Next Door (옆집사람, Yeom Ji-ho, 2021) [Fantasia 2022]

How much do you know about what’s going on with your neighbours? Chan-woo (Oh Dong-min) thinks he knows quite a bit because they never seem to stop arguing and the walls in this building are surprisingly thin, but as it turns out he didn’t really know very much at all nor to be honest did he really care. Yeom Ji-ho’s graduate film Next Door (옆집사람, Yeop Jib Salam) is a tense mystery farce in which an aspiring detective tries to investigate his way out of trouble and somehow ends up coming out on top almost despite himself.

Chan-woo has been unsuccessfully studying for the police exam for the last five years and hopes that his run of miserable failure is about to come to an end, that is as long as he can get himself together to submit the application by 6pm the following day. One of the many problems with that is that Chan-woo has a cashflow problem and there’s not enough in his account to pay the fee so he has to ring a friend who agrees to lend him money but only if he comes out for a drink. Reluctantly agreeing, Chan-woo fails to correct his friends when they assume he’s already passed the test and become a policeman only to get blackout drunk and create some kind of disturbance before waking up in an unfamiliar environment next to what seems to be a corpse surrounded by blood. After a few moments of confusion, Chan-woo realises he must have crawled in next-door in a drunken stupor and returns to his own apartment but discovers that he’s left his phone behind which is inconvenient in itself but especially as it’s now evidence that he was present at a crime scene which won’t look good on his police application form. 

To be honest, Chan-woo is not the sharpest knife in the drawer and it’s not until he’s been in the apartment, where he is trapped because the hallway is currently full of religious proselytisers, for some time that he remembers about fingerprints and DNA while deciding to do some investigating to figure out what might have been going on the previous evening. His friend’s messages suggest he has a history of becoming violent and aggressive while drunk and may have gotten into some kind of altercation all of which has him worried that he actually might have been involved in the corpse’s demise.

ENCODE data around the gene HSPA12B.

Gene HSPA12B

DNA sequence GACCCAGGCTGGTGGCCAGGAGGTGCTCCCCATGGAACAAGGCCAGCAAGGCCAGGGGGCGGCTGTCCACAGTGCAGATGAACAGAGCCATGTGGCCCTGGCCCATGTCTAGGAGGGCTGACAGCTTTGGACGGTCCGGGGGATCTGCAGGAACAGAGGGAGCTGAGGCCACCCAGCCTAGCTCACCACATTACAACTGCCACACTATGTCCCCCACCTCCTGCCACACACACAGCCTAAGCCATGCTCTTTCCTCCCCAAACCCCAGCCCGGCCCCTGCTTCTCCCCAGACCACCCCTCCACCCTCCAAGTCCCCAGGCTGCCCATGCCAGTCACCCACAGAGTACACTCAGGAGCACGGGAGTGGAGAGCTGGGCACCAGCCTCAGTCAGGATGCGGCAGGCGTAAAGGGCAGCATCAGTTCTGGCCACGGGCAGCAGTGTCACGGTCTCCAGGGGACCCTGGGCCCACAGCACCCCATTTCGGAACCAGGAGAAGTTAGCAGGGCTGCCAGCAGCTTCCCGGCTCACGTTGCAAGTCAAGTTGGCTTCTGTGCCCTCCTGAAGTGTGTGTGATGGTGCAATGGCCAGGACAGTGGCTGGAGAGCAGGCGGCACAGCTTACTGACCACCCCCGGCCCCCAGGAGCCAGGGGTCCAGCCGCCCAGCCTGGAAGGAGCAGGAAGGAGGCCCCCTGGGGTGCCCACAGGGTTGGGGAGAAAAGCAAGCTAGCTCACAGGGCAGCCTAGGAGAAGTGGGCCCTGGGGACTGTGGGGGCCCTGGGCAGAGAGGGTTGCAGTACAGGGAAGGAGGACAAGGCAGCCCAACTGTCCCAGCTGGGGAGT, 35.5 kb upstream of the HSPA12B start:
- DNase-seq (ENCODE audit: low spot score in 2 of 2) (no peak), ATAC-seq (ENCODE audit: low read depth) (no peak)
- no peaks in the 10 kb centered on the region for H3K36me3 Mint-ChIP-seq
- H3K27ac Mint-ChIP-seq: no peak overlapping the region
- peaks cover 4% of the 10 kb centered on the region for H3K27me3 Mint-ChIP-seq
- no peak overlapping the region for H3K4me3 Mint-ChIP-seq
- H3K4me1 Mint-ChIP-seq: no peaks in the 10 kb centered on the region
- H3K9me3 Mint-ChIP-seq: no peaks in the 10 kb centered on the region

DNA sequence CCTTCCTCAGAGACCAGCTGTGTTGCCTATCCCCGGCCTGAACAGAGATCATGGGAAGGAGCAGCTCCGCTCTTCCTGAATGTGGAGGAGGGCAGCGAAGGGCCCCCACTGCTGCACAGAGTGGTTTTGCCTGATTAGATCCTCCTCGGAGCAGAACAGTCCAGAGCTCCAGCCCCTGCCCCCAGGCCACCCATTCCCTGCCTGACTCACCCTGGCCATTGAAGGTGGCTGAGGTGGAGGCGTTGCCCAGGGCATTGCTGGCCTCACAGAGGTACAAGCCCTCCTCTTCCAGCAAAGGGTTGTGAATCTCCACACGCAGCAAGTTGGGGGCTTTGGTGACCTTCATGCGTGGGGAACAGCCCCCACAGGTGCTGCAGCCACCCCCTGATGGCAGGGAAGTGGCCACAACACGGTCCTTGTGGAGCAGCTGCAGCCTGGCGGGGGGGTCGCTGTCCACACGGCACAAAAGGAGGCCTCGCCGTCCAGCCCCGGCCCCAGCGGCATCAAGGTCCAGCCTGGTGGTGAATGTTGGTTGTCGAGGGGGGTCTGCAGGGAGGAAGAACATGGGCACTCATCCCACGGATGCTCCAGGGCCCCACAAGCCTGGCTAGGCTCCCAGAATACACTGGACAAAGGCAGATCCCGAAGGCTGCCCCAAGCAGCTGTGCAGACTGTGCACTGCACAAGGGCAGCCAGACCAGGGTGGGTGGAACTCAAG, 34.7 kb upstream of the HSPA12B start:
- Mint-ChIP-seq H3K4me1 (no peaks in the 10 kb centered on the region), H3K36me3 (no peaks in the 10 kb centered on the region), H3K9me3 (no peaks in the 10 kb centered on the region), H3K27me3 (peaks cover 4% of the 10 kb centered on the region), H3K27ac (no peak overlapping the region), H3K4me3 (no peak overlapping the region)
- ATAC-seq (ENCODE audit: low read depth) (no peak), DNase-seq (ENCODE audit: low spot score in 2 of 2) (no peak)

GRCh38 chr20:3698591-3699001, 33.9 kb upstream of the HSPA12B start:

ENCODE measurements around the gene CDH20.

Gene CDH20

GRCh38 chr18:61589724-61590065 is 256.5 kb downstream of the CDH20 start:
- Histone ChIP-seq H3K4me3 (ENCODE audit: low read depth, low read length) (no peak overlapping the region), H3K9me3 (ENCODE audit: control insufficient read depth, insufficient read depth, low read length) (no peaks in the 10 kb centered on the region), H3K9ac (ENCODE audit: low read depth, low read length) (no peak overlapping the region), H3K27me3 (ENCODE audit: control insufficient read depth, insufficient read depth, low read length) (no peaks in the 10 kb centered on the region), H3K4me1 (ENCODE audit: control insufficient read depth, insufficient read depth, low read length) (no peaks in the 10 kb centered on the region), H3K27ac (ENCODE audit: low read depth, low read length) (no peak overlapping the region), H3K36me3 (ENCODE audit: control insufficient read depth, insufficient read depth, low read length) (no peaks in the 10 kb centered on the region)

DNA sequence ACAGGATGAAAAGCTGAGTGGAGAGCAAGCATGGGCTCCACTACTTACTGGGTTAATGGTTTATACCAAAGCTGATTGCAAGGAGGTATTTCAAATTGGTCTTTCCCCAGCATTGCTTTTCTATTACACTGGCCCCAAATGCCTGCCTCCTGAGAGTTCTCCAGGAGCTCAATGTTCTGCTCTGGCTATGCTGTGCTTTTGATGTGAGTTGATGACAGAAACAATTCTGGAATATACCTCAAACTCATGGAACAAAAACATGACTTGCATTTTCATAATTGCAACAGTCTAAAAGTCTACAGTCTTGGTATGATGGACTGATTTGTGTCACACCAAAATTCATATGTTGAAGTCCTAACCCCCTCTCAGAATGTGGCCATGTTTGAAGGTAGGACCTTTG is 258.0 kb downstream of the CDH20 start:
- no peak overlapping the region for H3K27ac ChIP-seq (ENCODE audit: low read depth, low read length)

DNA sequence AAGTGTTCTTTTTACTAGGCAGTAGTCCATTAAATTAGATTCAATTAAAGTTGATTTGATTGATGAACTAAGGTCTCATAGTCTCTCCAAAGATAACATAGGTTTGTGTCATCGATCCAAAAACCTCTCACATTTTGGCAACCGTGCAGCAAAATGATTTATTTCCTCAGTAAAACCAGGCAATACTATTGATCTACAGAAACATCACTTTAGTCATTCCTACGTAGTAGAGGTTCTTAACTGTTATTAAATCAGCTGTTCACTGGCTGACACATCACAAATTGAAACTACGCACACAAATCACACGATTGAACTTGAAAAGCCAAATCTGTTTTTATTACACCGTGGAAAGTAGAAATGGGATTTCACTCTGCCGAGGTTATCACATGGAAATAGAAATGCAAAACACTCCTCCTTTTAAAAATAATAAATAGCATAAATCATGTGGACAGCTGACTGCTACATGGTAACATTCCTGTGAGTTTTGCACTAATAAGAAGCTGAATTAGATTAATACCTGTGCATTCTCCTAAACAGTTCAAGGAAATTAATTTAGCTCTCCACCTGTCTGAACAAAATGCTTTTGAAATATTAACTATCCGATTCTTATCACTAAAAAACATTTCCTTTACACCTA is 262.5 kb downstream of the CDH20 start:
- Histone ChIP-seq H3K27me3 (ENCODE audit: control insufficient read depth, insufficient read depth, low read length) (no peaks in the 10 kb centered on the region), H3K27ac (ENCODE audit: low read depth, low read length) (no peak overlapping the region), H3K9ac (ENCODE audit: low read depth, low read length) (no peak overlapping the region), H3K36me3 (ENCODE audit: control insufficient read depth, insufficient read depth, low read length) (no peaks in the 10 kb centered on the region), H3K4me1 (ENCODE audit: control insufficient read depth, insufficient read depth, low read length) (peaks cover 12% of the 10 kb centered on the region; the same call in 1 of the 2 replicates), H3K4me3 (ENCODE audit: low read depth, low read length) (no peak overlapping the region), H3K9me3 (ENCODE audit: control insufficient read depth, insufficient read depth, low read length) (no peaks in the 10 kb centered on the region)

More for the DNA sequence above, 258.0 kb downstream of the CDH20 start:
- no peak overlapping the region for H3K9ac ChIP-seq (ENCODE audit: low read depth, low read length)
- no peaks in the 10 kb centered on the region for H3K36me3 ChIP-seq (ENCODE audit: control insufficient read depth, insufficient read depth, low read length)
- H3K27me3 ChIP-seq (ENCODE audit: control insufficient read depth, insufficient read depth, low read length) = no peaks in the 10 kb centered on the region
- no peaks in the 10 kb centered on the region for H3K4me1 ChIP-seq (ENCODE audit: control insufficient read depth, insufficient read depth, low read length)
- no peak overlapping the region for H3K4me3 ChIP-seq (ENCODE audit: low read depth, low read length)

Meanwhile all he ever did was complain about the noisy woman in 404 who was frequently heard arguing with a man. As an aspiring policeman perhaps he should have checked in on her to make sure she hadn’t become a victim of domestic violence rather than blaming his neighbours for his poor performance. To begin with, he assumes the body must be that of the woman’s boyfriend, but also makes a series of sexist assumptions while looking around the apartment and finding evidence that the person who lived there was a tech wiz immediately assuming that all the computer equipment must belong to the boyfriend. Similarly he decides the girl is probably an airhead after finding photos of her on the corpse’s phone because she is pretty and fashionable. When she finally turns up with bin bags and cleaning supplies, Hyun-min (Choi Hee-jin) first challenges Chan-woo on discovering him hiding in her closet but then changes her tune to appeal to Chan-woo’s vanity playing the helpless young woman looking to him for protection and in effect welding his sexism against him. 

His desire to play the hero may be behind his intention to become a police officer but then he’s not exactly a paragon of virtue himself. On discovering the body, we see him raid a piggy bank and pocket a note from the corpse’s wallet to solve his financial problems before thinking better of it and putting everything back where it belongs. He agrees to help Hyun-min deal with the body partly to protect her and partly to protect himself from his proximity to the crime all while trying to make sure he gets back to his own apartment to send the application form before the deadline. Even the landlady eventually offers him a discount on his rent in return for keeping quiet so the murder in the building won’t affect her business. “They were terrible people” he tells her when she repeats a rumour that Hyun-min got into a fight with a jealous boyfriend over money which might not be completely unfair even though he knows the rumour isn’t true and is not entirely blameless himself. A masterclass in blocking and production design, Yeom’s deliciously dark farce suggests it might be worth keeping a better eye on your neighbours in all senses of the term. 


Next Door screened as part of this year’s Fantasia International Film Festival.

International trailer (English subtitles)